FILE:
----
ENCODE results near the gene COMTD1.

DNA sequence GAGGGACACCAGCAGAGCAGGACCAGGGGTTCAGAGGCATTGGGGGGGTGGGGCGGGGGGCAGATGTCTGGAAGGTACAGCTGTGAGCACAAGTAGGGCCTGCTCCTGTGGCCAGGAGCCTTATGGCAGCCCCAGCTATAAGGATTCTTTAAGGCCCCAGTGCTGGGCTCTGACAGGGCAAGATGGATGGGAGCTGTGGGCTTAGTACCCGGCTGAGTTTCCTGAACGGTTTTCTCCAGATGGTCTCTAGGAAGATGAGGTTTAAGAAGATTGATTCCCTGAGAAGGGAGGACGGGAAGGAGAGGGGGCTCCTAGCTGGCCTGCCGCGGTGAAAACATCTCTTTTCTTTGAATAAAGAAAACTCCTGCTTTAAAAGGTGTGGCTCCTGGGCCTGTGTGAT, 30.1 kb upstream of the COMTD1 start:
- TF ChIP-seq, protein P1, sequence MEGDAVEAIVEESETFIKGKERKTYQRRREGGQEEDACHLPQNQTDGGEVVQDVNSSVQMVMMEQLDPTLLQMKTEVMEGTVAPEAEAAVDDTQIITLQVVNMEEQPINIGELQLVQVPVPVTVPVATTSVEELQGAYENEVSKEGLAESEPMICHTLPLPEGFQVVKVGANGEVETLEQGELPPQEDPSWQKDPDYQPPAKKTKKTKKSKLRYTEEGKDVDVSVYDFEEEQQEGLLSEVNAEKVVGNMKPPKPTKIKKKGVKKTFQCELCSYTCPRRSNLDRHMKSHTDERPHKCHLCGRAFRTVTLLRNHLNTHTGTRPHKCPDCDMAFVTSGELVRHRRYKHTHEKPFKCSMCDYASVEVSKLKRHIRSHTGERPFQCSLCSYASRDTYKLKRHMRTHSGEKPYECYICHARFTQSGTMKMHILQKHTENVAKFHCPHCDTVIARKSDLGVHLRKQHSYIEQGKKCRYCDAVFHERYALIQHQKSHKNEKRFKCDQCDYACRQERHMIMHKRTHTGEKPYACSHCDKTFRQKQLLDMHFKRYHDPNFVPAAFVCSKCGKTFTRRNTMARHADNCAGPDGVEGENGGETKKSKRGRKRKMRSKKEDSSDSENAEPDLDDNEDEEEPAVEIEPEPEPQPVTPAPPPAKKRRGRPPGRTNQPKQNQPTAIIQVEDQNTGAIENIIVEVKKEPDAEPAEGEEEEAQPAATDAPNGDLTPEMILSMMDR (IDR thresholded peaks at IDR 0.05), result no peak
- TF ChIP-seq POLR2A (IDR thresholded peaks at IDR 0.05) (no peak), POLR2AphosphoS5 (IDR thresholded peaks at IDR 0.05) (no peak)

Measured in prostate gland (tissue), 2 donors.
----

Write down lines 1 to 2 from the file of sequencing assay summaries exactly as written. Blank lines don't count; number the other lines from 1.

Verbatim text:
ENCODE results near the gene COMTD1.

DNA sequence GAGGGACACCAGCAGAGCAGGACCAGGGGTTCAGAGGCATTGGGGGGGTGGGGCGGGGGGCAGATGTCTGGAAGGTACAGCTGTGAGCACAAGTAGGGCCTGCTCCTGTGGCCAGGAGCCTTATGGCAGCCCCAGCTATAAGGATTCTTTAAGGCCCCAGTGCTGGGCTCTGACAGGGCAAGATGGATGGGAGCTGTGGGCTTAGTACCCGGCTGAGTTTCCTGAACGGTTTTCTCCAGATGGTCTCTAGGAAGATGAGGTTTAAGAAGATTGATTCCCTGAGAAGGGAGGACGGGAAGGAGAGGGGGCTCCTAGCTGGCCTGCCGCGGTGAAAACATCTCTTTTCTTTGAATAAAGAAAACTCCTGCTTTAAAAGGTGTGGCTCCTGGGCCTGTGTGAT, 30.1 kb upstream of the COMTD1 start: